Barney's Rubble

The 'Tablets Will Kill PCs' Myth

Will smartphones and tablets replace PCs and laptops? Or are they more companion technology?

Every time there's the slightest shift in market share, pundits predictably pontificate on the death of whatever lost ground.

The latest drum-banging is all about the death of PCs and laptops. Instead of these eminently useful, flexible and cheap devices, we'll be smartphoning, iPadding and Androiding. Sure, all three of those devices are growing, and traditional PC sales are slowing -- especially netbooks.

But what so many fail to understand is that smartphones, iPads and Android devices are companions to PCs, not replacements.

I've received mail from no less than 20 loyal Redmond readers, nearly all of whom rave about their iPads. And they use them for real IT work.

E-mail seems one of the easiest things to set up, making an iPad a perfect traveling companion. And VPNs also seem to be a piece of cake. This is the main reason I think iPads are replacing netbooks. Both do relatively simple things. Most users don't need a full laptop for a short business trip. And the iPad is certainly cooler than a netbook.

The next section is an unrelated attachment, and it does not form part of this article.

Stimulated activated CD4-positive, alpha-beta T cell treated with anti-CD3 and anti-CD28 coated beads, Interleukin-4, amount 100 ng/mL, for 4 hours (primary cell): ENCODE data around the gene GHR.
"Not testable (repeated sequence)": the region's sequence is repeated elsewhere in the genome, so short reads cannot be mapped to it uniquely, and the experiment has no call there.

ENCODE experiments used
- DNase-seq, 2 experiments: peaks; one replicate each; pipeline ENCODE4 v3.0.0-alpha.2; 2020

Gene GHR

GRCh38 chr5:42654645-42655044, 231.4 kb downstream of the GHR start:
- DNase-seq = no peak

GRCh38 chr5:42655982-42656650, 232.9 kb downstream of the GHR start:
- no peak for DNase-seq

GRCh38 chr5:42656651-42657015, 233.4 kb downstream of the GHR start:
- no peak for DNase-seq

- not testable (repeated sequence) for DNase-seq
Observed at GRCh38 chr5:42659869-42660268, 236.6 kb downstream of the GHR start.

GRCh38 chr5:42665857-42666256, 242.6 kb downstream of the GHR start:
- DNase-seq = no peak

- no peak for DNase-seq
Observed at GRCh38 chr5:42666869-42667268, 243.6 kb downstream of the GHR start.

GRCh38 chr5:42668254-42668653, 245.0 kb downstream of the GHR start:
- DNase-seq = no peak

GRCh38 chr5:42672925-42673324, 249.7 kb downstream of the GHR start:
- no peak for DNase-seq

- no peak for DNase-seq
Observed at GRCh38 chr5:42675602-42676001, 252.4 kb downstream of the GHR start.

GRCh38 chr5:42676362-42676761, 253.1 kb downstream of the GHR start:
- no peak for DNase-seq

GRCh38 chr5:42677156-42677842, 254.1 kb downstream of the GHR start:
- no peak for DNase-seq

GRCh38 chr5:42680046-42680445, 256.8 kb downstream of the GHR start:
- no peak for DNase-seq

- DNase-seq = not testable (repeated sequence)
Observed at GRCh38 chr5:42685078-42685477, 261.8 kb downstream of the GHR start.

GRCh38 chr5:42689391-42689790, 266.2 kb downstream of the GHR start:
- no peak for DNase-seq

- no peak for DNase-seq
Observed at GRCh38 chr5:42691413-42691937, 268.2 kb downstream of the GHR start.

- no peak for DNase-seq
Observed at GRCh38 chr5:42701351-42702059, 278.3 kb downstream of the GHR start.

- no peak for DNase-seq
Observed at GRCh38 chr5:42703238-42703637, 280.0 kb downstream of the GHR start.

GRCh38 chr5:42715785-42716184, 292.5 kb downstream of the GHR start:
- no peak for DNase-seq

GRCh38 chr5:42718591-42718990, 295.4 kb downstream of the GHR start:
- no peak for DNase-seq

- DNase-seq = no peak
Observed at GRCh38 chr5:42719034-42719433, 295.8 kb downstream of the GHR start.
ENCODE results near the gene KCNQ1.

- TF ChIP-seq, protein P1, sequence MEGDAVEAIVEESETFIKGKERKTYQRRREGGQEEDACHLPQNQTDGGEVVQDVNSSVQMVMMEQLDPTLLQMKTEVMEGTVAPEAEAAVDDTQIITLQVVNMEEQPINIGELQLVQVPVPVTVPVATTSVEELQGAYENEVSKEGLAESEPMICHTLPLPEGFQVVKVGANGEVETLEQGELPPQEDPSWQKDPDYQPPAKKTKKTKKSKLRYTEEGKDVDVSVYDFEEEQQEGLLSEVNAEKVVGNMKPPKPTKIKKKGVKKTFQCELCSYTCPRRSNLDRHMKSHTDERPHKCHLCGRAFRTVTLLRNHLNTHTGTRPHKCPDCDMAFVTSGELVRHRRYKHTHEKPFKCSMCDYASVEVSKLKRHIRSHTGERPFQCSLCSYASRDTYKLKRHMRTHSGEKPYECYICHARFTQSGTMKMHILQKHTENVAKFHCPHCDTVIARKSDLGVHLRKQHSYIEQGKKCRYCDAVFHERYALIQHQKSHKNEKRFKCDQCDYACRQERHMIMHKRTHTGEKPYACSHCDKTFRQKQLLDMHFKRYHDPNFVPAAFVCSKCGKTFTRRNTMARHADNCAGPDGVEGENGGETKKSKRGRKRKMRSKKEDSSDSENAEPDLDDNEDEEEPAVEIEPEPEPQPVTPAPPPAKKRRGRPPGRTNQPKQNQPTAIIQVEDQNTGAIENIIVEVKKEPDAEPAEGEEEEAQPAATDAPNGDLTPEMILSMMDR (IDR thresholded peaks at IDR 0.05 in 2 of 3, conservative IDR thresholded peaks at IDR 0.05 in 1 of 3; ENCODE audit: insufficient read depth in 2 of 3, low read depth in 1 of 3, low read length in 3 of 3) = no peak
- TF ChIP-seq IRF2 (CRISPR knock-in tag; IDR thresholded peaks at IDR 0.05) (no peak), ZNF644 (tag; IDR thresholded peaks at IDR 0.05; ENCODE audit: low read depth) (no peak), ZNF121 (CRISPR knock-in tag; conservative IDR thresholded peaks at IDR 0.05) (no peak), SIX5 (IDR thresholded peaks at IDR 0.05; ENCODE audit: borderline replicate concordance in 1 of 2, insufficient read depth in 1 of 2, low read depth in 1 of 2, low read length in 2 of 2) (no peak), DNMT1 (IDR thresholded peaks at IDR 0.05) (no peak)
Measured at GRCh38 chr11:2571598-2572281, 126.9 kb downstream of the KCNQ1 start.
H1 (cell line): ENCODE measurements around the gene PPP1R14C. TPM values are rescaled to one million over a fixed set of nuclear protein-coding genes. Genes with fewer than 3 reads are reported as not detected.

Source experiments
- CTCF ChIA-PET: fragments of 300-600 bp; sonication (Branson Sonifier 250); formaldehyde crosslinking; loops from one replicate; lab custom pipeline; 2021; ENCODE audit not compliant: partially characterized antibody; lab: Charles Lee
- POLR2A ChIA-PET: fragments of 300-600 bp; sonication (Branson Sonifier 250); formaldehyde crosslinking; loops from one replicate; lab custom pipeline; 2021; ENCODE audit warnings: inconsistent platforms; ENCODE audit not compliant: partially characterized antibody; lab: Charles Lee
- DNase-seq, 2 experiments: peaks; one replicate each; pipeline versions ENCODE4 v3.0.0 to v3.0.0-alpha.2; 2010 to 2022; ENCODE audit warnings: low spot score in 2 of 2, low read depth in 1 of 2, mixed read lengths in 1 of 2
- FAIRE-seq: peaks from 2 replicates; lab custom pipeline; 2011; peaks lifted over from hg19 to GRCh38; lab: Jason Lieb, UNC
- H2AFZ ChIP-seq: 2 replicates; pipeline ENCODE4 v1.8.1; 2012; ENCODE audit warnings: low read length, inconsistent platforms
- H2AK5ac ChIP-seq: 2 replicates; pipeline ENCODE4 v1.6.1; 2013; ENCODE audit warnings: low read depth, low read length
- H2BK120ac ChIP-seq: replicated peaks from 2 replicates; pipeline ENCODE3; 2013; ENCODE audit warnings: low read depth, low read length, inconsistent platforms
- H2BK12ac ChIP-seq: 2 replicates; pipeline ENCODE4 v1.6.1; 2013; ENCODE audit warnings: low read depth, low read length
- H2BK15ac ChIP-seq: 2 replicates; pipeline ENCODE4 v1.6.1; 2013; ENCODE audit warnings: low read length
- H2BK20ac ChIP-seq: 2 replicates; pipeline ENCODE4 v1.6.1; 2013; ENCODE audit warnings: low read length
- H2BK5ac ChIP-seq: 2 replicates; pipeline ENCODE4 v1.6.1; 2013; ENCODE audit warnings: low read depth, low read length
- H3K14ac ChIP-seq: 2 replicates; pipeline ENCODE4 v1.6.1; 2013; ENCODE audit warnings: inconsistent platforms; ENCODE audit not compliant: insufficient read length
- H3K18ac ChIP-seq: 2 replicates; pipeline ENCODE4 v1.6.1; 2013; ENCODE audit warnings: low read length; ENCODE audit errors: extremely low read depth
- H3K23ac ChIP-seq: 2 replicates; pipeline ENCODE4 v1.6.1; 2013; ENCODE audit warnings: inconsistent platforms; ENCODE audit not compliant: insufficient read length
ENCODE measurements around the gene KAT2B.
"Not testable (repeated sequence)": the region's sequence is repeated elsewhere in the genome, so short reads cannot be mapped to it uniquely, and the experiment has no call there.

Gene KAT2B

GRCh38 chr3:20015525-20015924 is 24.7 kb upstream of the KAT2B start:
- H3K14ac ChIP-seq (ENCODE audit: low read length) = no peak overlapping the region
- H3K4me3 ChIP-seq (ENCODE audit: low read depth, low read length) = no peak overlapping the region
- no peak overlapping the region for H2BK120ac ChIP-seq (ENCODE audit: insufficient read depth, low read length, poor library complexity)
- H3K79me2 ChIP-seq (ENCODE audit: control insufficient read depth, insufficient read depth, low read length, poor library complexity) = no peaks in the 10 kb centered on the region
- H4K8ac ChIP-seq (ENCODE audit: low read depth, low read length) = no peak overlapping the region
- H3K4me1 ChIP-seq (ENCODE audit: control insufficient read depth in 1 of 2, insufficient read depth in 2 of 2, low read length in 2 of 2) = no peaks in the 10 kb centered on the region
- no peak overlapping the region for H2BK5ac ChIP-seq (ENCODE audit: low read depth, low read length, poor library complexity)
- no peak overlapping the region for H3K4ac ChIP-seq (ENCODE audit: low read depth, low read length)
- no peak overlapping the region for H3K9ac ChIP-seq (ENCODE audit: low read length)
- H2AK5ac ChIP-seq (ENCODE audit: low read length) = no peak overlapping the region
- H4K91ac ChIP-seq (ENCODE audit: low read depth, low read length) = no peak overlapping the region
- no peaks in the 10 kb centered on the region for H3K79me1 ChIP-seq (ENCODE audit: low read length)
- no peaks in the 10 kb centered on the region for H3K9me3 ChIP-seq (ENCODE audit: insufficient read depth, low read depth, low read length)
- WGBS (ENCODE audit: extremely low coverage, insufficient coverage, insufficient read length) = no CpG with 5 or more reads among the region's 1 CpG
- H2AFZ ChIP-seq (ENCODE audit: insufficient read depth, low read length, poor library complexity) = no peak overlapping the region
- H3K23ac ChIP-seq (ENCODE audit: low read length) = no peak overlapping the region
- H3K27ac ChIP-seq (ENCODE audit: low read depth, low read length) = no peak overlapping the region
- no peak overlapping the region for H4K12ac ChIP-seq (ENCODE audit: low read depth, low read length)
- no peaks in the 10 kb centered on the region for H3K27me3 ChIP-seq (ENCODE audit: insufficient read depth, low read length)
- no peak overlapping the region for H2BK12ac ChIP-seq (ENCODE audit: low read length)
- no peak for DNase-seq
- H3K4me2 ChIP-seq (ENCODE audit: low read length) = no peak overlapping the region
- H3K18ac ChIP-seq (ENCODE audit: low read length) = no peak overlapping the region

To get a richer selection of applications, many of you run Citrix client virtualization on your iPads. Through Citrix you can not only run productivity apps, but manage your Windows servers and users. You aren't really getting rid of a PC -- you're just running those apps on an iPad when you aren't chained to a desk.

But doing IT work and being an IT workhorse are two different things. Hard-core computing -- you know, the stuff you do at least eight hours a day -- is still better served by a personal computer, be it Windows, Mac or Linux. These machines have gobs of storage and decades' worth of application support. Having a full-size keyboard and screen doesn't hurt, either.

If the iPad ever displaces the PC, it will be because it proves it can run PC apps as well as a PC can. This is already beginning to happen with Citrix thin-client software, and VMware is now making similar moves. But even the biggest iPad fans don't see their PCs going away anytime soon.

Another strong area for tablets is vertical apps, such as those for doctors. Here again, the tablets won't replace the PC, but, like the Palm once did, they could be great for note-taking and prescription writing.

All this being said, an iPad 2 is on my Best Buy wish list. My only problem is my kids will probably commandeer the darn thing.

Will tablets ultimately replace PCs? Yeas and nays equally welcome at dbarney@redmondmag.com.

About the Author

Doug Barney is editor in chief of Redmond magazine and the VP, editorial director of Redmond Media Group.

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